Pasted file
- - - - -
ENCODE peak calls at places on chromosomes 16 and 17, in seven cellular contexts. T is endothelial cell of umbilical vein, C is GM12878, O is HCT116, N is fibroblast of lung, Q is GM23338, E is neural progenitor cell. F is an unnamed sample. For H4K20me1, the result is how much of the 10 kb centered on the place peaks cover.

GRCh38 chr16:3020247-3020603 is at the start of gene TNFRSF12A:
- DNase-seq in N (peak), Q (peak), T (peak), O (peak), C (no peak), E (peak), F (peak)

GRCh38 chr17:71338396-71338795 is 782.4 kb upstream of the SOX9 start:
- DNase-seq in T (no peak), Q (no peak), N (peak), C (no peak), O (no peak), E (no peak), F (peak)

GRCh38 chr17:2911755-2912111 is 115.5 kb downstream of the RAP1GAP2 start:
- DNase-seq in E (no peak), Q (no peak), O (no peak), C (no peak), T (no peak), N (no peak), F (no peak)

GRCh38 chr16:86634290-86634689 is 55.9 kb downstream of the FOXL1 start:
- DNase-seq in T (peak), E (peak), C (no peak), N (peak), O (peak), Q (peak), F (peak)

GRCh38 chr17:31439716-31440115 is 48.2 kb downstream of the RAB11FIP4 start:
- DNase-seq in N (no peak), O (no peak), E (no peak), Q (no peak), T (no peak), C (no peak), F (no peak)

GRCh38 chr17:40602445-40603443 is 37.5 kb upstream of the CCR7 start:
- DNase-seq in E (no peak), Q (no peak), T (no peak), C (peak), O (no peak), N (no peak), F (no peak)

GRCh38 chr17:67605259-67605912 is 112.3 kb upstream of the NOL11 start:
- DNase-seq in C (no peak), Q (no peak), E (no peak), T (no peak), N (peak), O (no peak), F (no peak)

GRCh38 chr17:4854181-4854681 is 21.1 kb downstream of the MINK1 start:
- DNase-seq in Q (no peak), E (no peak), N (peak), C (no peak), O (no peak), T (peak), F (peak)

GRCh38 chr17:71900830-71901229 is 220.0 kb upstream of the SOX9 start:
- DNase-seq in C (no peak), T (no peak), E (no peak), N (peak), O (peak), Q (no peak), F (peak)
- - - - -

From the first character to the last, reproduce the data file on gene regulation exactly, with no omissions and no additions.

ENCODE peak calls at places on chromosomes 16 and 17, in seven cellular contexts. T is endothelial cell of umbilical vein, C is GM12878, O is HCT116, N is fibroblast of lung, Q is GM23338, E is neural progenitor cell. F is an unnamed sample. For H4K20me1, the result is how much of the 10 kb centered on the place peaks cover.

GRCh38 chr16:3020247-3020603 is at the start of gene TNFRSF12A:
- DNase-seq in N (peak), Q (peak), T (peak), O (peak), C (no peak), E (peak), F (peak)

GRCh38 chr17:71338396-71338795 is 782.4 kb upstream of the SOX9 start:
- DNase-seq in T (no peak), Q (no peak), N (peak), C (no peak), O (no peak), E (no peak), F (peak)

GRCh38 chr17:2911755-2912111 is 115.5 kb downstream of the RAP1GAP2 start:
- DNase-seq in E (no peak), Q (no peak), O (no peak), C (no peak), T (no peak), N (no peak), F (no peak)

GRCh38 chr16:86634290-86634689 is 55.9 kb downstream of the FOXL1 start:
- DNase-seq in T (peak), E (peak), C (no peak), N (peak), O (peak), Q (peak), F (peak)

GRCh38 chr17:31439716-31440115 is 48.2 kb downstream of the RAB11FIP4 start:
- DNase-seq in N (no peak), O (no peak), E (no peak), Q (no peak), T (no peak), C (no peak), F (no peak)

GRCh38 chr17:40602445-40603443 is 37.5 kb upstream of the CCR7 start:
- DNase-seq in E (no peak), Q (no peak), T (no peak), C (peak), O (no peak), N (no peak), F (no peak)

GRCh38 chr17:67605259-67605912 is 112.3 kb upstream of the NOL11 start:
- DNase-seq in C (no peak), Q (no peak), E (no peak), T (no peak), N (peak), O (no peak), F (no peak)

GRCh38 chr17:4854181-4854681 is 21.1 kb downstream of the MINK1 start:
- DNase-seq in Q (no peak), E (no peak), N (peak), C (no peak), O (no peak), T (peak), F (peak)

GRCh38 chr17:71900830-71901229 is 220.0 kb upstream of the SOX9 start:
- DNase-seq in C (no peak), T (no peak), E (no peak), N (peak), O (peak), Q (no peak), F (peak)